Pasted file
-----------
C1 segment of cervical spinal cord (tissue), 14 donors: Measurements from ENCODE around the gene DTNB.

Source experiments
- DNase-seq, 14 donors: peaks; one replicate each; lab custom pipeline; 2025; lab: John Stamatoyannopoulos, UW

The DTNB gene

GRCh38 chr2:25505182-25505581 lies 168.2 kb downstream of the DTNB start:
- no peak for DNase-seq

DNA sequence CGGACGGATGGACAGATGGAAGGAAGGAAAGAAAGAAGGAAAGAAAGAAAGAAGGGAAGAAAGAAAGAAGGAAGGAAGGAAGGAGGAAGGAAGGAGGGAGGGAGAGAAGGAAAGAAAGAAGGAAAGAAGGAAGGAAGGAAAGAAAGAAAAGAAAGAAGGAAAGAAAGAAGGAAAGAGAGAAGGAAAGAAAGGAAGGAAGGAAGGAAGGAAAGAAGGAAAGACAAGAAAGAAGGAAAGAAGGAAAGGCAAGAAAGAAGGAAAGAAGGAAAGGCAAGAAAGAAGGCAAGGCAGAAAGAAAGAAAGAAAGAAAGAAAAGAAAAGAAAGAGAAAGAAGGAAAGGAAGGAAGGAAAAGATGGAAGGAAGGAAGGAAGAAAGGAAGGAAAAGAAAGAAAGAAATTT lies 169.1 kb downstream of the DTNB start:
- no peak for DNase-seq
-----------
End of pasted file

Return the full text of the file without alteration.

C1 segment of cervical spinal cord (tissue), 14 donors: Measurements from ENCODE around the gene DTNB.

Source experiments
- DNase-seq, 14 donors: peaks; one replicate each; lab custom pipeline; 2025; lab: John Stamatoyannopoulos, UW

The DTNB gene

GRCh38 chr2:25505182-25505581 lies 168.2 kb downstream of the DTNB start:
- no peak for DNase-seq

DNA sequence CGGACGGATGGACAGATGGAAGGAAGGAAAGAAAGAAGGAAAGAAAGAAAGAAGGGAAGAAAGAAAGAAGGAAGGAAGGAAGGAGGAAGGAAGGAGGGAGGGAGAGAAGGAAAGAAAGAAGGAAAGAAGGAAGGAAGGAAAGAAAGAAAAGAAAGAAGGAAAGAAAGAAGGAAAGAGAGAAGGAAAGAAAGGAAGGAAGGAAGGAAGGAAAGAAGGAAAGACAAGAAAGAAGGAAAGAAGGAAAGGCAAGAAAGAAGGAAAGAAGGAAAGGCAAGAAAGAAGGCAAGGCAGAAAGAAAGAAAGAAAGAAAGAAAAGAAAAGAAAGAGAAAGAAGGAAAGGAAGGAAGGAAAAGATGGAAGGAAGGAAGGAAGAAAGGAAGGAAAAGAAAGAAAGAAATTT lies 169.1 kb downstream of the DTNB start:
- no peak for DNase-seq